Tarun and I recently escaped to the west coast, southern California to be precise. The (in)famous saga of the two coasts has gripped us for the last 35-odd years with a mantra: we like the seasons, the greenery, and winters; who needs earthquakes, fires, and endless traffic jams? I suspect Californians with their eco-friendly lifestyles probably think of us as the planet-destroying cousins. We flew with equal parts excitement and trepidation, the thought of bright sunshine tickling our senses from afar. At the car rental lot, as we stepped off a bus with strangely fuzzy windows, this canopy set our mood for the rest of the trip.
The first gasp of WTH hit us when we entered the freeway. It took deft maneuvering to get through several lanes of traffic to the high-occupancy lane. Tarun and I were thankful that the state does not impose egregious tolls like they do on I-66 near us. The remarkable thing about the LA traffic is that it moves!! Eight lanes wove together in an intricate and rhythmic dance while we dismissed the accounts of the legendary LA traffic jams.
Wilshire Boulevard, Burbank, Thousand Oaks flew by, bringing memories of visiting Beverly Hills, Hollywood, and the studios several decades ago. We headed north to Santa Clarita, thinking of the Netflix series by the same name. The terrain was incredibly hilly, first green, then "brushy", finally brown. As we traveled the hills north of LA, the temperature in the car dash rose with every mile, 70s to 100F in half an hour.
In the evening, we stood on a pier near Venice Beach watching a "school" of surfers. They looked like a group of dolphins, strapping men and women in their black suits, dotting the water. From our perch above them, we got a panoramic view of the gentle waves rising and then cresting right where the surfers were ready on their boards. With perfect choreography they positioned themselves on their board, perpendicular to and facing away from the incoming wave, then they stood up at the right moment, and rode to the shore, chased by the breaking wave. Sometimes, the "dudes" fell backwards into the water, sometimes the waves went over them. Again and again they got back on their board fearlessly, while I safely oscillated between the thrill of watching them and soaking in the sun. Behind us was a fellow in flip flops, shorts and a Hawaiian shirt with a typewriter on a rickety table and a "Poet for Hire" sign. Tarun promptly offered that as a retirement option for me. I wouldn't mind but for the shirt.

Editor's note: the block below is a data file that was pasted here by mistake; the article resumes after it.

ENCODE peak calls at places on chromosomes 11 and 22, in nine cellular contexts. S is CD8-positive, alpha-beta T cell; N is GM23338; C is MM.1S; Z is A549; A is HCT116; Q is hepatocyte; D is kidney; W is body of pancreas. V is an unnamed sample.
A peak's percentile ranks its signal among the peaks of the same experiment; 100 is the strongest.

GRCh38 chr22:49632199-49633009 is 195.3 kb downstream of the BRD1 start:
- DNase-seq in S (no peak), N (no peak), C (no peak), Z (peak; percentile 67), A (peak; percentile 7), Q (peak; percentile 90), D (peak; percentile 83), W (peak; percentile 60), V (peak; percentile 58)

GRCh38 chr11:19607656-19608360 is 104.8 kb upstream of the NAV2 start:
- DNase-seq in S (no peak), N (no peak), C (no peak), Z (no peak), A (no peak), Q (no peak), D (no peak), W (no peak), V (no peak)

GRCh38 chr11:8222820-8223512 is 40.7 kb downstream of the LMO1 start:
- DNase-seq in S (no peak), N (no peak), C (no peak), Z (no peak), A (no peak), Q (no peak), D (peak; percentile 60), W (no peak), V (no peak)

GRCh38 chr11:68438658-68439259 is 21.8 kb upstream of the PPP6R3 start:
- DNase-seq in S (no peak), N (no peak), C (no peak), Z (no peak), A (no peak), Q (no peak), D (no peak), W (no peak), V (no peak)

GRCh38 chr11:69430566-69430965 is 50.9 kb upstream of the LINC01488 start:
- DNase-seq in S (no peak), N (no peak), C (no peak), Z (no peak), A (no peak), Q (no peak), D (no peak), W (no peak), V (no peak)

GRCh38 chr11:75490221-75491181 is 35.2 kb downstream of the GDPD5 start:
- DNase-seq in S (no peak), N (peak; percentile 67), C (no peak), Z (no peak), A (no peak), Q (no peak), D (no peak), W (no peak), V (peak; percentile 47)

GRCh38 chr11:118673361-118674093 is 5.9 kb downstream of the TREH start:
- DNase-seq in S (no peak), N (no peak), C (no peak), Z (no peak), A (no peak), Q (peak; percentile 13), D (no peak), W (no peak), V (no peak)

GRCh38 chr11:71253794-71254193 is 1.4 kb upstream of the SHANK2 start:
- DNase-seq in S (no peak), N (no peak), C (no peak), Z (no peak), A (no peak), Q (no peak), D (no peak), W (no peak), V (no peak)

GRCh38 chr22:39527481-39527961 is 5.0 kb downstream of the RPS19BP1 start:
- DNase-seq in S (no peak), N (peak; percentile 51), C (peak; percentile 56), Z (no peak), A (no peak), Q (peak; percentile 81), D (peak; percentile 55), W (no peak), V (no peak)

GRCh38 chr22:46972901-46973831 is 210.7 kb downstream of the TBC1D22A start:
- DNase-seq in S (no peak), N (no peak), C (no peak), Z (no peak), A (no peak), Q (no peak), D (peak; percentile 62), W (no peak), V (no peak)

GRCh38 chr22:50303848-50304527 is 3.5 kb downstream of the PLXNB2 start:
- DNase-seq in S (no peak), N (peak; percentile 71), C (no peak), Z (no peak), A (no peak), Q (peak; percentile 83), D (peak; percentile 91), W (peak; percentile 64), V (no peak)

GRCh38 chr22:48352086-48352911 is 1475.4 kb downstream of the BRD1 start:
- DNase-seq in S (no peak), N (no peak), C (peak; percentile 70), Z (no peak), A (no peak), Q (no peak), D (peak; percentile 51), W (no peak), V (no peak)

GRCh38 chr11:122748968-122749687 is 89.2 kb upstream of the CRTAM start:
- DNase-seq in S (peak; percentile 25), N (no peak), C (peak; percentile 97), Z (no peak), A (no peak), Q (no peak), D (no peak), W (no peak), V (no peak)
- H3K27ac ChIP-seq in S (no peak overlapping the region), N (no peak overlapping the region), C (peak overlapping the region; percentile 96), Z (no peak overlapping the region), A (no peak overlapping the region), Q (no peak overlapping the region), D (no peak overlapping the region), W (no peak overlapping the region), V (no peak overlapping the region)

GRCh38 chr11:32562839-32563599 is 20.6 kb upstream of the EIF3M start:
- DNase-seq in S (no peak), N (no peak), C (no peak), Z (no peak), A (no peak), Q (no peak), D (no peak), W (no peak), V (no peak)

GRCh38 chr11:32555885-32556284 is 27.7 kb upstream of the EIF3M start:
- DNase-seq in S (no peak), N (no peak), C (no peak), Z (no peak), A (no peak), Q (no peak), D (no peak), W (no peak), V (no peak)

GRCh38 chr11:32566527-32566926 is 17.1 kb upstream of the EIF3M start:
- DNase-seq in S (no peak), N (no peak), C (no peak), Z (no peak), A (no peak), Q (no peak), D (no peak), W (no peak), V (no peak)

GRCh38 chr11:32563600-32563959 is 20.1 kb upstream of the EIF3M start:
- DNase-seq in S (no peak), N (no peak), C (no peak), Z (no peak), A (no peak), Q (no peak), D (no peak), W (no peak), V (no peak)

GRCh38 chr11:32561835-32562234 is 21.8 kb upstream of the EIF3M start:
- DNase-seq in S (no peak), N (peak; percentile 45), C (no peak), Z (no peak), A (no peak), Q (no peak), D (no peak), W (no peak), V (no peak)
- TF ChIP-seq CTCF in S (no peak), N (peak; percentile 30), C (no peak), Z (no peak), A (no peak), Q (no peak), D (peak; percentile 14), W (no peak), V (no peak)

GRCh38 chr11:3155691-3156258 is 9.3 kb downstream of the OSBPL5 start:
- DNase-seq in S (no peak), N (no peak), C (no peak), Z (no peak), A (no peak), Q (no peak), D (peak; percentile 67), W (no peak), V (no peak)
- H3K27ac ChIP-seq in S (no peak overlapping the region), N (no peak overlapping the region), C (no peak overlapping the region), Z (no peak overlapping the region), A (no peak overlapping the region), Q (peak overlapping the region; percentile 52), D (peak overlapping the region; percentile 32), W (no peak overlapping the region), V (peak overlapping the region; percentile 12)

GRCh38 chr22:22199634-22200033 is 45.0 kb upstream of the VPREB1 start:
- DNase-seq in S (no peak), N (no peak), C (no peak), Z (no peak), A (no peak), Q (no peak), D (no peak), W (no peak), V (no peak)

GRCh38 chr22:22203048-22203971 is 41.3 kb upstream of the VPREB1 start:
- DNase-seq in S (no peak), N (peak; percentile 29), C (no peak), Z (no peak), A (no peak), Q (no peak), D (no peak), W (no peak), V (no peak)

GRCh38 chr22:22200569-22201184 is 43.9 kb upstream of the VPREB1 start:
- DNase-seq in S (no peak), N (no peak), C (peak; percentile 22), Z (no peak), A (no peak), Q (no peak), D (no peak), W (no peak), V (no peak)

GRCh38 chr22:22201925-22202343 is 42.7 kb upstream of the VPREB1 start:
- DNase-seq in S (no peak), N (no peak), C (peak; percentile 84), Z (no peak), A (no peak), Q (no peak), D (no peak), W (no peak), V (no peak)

The next day we drove south to San Diego through the hills of Orange County. Familiar names went by on our right and left - Newport Beach, Long Beach, Santa Ana, Irvine, and San Clemente. In a single visual frame we saw the ocean and stucco homes with tiled roofs on cloud-tipped hills. It was like being suspended in southern Europe barring the wide highways running up and down the terrain.
The weather was divine, the food was authentic, and the homes and towns were lovely. We sensed the vibrancy of the fifth largest economy in the world in each town we visited. San Clemente was love at first sight! The train line runs right on the shore and you crisscross the tracks until the train horn blares and propels you to the side with an invisible blast of terror. The station with its June blooms and the perfectly manicured walking trail filled us with peace.
The houses on San Clemente beach hugged the cliffs by defying physics and standing still in the most mysterious and precarious ways. Umm, bring on the snow!!
I am sure that the area has its problems and eccentric people just like we do on the east coast. Yet, after a stiff winter and and an endlessly soggy spring, it was refreshing to be bathed in warm sun for three perfect days. Rejuvenated, refreshed, re-energized, we have returned to our nest in the east, ready for the seasons and holding new memories of the west close to our heart.